But now we gotta find out WHERE they do this "symbolic combat bird dance", darn it!

No mention on the backside where this takes place unfortunately.

Here's my best attempt to translate what's in the boxed area, I apologize in advance, my French is horrible.

"Religious dance to the Pacific Islands. In the islands of the South Pacific Ocean. we discover the various species of birds that are distinguished by their dense plumage, with various colors including Cockatoo, the Hummingbirds and Paradise. The natives have the feathers. (Cant make sense of this sentence) ??? are especially during religious ceremonies. Our picture shows three men wearing the mantle of Capuchin made using feathers of Cockatoo and Hummingbirds. they engage in a symbolic struggle of "good spirit" against the "evil spirit" who, dressed in a dark plumage, is represented to you. This fight gives rise to an annual solemnity. Single men can attend."

I'm still searching for the where this took place.

[ Edited by: WestADad 2012-03-26 06:10 ]

Hope to find our more about that bird dance.

Now this old German postcard is a Duk Duk.

When is a duck not a duck? When it's a Duk Duk!


Nyuck nyuck!

Tried for this very cool Aloha Jhoe's drink menu on ebay.

The drinks.

Some interesting drink names.

They had a nice clam-shell bowl.

And the Aloha Jhoe's Punch (Mystery Drink?)

Rhum story.



Thanks DC for bumping this - fun to reread the Duk Duk discourse from bigbro, and nice to see that menu. Funny coincidence because with no knowledge of that ebay menu you showed, just last night I happened to scan the Aloha Jhoes drink menu page from a 1963 Palm Springs desert menu book. Here tis...


Here's a photo from the Palm Springs Historical Society that was mistakenly attributed to Don The Beachcomber's in an online article about the renovation of the old Don's property. The photo gives a rare glimpse of the inside of Aloha Jhoe's:

You can see the clamshell-shaped "Aloha Jhoe's Orchid Bowl" from the menu photos that DC posted. Also the famous Sascha Brastoff candle holder, (though I'm wondering now, could it have been used as a holder for a tall collins glass instead?). I love the elaborate hat that the waitress is wearing.

Here's the article about Don The Beachcomber's, that posted the photo:


Oh yeah - the folks sitting at the table are Janice and Frank Bogert, (the former mayor of Palm Springs).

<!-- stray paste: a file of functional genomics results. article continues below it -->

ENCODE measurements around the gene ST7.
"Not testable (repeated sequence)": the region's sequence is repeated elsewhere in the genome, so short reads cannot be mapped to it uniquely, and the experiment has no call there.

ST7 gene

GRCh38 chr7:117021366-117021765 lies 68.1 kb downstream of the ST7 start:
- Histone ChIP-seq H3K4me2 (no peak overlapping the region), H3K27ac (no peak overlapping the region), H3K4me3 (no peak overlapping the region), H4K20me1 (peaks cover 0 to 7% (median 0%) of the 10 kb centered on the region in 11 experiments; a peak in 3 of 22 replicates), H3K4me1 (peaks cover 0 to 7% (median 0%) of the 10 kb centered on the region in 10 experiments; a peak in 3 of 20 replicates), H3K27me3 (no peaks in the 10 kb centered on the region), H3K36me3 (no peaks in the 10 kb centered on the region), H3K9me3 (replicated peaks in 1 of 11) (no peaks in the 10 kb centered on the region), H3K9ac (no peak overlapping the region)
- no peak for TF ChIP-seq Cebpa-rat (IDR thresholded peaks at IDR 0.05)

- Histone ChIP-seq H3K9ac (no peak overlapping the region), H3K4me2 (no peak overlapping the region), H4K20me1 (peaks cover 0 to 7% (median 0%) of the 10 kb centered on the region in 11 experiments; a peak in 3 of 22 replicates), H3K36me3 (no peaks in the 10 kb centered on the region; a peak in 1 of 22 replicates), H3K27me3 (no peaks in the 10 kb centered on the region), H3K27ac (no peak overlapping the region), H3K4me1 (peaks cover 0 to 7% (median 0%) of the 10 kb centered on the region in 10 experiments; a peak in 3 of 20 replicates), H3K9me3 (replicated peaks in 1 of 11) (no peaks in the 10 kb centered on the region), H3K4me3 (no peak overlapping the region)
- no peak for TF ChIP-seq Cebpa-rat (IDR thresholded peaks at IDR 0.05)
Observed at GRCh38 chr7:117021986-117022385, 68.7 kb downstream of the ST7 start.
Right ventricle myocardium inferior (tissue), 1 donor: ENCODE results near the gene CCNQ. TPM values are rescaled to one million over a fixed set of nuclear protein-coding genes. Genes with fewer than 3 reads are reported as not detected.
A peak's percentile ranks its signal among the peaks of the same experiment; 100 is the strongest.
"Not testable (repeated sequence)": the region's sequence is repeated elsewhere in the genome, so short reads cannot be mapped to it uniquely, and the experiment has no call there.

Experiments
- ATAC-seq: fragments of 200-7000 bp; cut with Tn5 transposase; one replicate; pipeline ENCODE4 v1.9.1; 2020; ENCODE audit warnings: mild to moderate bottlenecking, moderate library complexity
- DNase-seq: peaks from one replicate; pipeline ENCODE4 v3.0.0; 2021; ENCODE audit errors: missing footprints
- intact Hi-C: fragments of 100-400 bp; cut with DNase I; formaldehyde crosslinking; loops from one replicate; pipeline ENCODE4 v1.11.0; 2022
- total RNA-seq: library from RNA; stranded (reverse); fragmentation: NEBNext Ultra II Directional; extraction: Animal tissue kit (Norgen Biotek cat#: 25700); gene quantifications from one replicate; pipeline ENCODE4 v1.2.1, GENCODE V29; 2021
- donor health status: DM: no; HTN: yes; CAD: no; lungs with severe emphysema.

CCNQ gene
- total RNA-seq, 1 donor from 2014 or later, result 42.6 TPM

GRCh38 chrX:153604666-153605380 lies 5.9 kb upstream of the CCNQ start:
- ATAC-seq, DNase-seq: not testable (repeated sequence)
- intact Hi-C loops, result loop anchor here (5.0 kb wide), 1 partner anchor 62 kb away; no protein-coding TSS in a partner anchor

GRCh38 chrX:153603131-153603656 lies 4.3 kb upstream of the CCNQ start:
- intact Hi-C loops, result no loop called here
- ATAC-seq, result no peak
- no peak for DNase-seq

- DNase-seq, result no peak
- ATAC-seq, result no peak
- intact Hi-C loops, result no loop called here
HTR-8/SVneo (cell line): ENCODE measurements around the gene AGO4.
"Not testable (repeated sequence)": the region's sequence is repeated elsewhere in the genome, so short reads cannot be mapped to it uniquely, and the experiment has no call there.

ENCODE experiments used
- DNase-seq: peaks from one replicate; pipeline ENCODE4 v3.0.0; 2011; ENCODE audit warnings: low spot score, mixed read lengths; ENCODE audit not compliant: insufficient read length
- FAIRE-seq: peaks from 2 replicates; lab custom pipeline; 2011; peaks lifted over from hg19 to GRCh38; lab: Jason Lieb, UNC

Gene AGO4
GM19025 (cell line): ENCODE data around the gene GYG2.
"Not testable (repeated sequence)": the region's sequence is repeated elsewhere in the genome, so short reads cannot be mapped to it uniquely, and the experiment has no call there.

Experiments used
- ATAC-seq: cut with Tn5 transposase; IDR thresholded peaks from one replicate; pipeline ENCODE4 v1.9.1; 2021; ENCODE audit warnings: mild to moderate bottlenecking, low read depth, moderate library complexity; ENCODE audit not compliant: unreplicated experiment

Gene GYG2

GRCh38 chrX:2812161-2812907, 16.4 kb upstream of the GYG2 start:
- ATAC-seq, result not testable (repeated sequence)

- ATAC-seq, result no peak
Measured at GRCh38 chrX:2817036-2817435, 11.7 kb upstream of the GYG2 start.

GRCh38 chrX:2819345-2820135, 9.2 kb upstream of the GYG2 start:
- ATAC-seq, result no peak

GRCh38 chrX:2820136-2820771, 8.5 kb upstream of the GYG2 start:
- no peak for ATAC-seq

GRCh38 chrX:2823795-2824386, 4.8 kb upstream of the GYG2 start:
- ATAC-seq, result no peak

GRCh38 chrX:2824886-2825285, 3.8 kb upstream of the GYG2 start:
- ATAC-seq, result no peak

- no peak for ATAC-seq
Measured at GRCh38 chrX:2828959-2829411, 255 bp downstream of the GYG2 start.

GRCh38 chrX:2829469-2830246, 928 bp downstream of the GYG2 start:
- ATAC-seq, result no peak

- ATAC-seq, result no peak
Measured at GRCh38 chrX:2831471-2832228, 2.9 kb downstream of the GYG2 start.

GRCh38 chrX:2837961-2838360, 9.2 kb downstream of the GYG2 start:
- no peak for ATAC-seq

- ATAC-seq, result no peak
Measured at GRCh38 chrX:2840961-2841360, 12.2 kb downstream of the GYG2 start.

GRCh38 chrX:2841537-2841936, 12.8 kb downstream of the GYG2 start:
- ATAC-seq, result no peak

[ Edited by: Sabu The Coconut Boy 2014-09-08 10:34 ]

Good call, Tim! Those crazy Aloha Jhoe's hats! :)

On 2009-08-08 09:32, Dustycajun wrote:

Cool article, here is a Sascha Tiki ashtray.


I thought this was pointed out some years ago, but I don't see mention of it so.....

This is from Sascha Brastoff's Pacific Northwest line & is in fact an "Indian Totem Pole" image
and not a Tiki, I am a collector of Brastoff & have this same piece in brown (and yes, it is still cool)
but facts are facts.

Some more history on Aloha Jhoe's.

Opening from November of 1961.

And the article that had the picture Sabu posted.

The mayor of Palm Springs inspecting the Tiki with his daughter.

More drinks.

The chef.

Here is a series of newspaper ads.

The last ad I found was from 1964, so it appears that Aloha Jhoe's had a bright but short run.



[ Edited by: Dustycajun 2015-03-23 14:52 ]

Indeed - but not for lack of advertising!

Here is another great photo of Mayor Bogert and owner Milton Kreis with the Aloha Joe's Tiki.

From this Tiki article in Palm Springs Life that includes Shag, Sven and Murph.



NICE photo of The (Caliente) Tropics! Quite an exhaustive read :)

A few more photos from Aloha Jhoe's

This photo from the Palm Springs Historical Society and accompanying article from the Desert Sun show two large renderings of the interior and exterior of the restaurant. An impressive A-Frame in the dining room!

Photo shows owner, manager, designer and architect.

Here is a rendering of the building from the architect William Cody.

And a photo of the towering totem sign out front (with a human for scale!).


Great find on all the Palm Springs Historical Society photos Dusty! Interesting change between the designers drawings and the finished product. I wonder why the large tikis in the design turned into the carved poles holding the Aloha Jhoe's sign and it doesn't look like that building had that giant A-frame built in it... to expensive maybe?

Man, I'd love to know what happened to those two original artist's renderings.


Los Angeles Times Sunday Dec 10, 1961


Came across this Desert Sun 1969 piece about Kreis, stating he sold Aloha Jhoe's to Sherman's (?) SO...still operating in '69.

" Mr, Kreis has maintained his interest in Rim Rocks while selling his former restaurants, Aloha Jhoe's and Jeffrey’s last season to Sherman's. He still operates M.F.K. in the heart of downtown Palm Springs and will soon reopen its adjoining Signature Room."